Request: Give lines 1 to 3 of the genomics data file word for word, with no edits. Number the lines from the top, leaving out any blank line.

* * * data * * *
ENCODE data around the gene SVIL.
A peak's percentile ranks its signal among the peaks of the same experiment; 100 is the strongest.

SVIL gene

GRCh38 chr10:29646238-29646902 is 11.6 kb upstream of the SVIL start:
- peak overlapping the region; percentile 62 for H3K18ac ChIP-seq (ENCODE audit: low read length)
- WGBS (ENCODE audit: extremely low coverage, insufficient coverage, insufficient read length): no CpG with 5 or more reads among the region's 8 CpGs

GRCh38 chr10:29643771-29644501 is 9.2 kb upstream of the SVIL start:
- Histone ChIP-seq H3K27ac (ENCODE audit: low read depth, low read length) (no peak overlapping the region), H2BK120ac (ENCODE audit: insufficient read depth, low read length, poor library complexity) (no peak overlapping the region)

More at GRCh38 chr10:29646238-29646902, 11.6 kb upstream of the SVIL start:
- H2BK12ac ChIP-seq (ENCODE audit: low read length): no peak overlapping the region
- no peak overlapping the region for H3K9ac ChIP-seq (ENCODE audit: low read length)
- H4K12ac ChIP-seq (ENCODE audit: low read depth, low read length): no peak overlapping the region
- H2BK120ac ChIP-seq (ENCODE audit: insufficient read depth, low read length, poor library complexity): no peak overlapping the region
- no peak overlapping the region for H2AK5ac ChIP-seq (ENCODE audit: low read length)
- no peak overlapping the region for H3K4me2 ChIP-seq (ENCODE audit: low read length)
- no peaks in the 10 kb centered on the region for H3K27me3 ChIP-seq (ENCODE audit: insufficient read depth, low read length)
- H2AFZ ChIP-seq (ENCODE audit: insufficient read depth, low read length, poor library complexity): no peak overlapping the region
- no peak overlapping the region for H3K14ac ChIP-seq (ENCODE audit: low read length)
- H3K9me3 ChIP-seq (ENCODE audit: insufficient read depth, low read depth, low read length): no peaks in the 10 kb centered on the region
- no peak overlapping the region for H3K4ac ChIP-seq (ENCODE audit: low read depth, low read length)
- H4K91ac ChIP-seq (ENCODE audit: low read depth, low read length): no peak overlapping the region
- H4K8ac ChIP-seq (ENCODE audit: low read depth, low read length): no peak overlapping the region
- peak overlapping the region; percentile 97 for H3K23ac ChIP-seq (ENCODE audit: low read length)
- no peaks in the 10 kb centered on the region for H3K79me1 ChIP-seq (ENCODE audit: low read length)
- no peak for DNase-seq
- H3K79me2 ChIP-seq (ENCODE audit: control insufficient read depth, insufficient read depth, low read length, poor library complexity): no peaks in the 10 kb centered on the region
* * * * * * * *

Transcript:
ENCODE data around the gene SVIL.
A peak's percentile ranks its signal among the peaks of the same experiment; 100 is the strongest.

SVIL gene